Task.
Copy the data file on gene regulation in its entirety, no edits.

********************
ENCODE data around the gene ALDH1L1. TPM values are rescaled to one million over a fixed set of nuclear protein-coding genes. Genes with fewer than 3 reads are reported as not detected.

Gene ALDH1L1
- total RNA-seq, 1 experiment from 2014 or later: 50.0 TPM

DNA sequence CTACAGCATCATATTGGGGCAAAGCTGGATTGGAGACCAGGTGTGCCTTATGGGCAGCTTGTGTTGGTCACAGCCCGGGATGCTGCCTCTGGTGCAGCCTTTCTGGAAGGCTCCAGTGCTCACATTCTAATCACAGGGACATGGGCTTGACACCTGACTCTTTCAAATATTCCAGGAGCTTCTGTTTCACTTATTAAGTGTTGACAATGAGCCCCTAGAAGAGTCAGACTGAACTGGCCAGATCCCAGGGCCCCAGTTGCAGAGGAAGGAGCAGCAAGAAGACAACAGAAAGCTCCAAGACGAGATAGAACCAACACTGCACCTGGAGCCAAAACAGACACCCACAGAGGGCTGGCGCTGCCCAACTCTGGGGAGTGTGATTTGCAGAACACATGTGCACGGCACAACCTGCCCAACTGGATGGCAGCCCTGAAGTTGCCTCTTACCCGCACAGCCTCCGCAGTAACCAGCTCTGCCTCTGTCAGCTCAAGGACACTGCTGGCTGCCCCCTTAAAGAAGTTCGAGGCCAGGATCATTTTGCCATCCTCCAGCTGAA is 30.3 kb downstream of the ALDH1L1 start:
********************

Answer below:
ENCODE data around the gene ALDH1L1. TPM values are rescaled to one million over a fixed set of nuclear protein-coding genes. Genes with fewer than 3 reads are reported as not detected.

Gene ALDH1L1
- total RNA-seq, 1 experiment from 2014 or later: 50.0 TPM

DNA sequence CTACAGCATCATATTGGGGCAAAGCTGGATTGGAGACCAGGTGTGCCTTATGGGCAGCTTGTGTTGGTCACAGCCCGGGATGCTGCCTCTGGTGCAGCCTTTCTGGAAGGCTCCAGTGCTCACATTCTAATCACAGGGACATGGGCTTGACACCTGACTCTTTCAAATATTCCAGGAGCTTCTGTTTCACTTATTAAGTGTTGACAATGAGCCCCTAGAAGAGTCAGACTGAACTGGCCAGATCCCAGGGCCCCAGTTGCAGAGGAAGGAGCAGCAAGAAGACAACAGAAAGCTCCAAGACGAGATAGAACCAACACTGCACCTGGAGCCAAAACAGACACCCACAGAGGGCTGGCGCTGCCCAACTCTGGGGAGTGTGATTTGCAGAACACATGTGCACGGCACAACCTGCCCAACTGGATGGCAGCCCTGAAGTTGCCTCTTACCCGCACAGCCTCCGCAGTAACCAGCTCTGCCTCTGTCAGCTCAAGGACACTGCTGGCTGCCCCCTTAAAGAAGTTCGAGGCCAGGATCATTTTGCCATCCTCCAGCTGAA is 30.3 kb downstream of the ALDH1L1 start: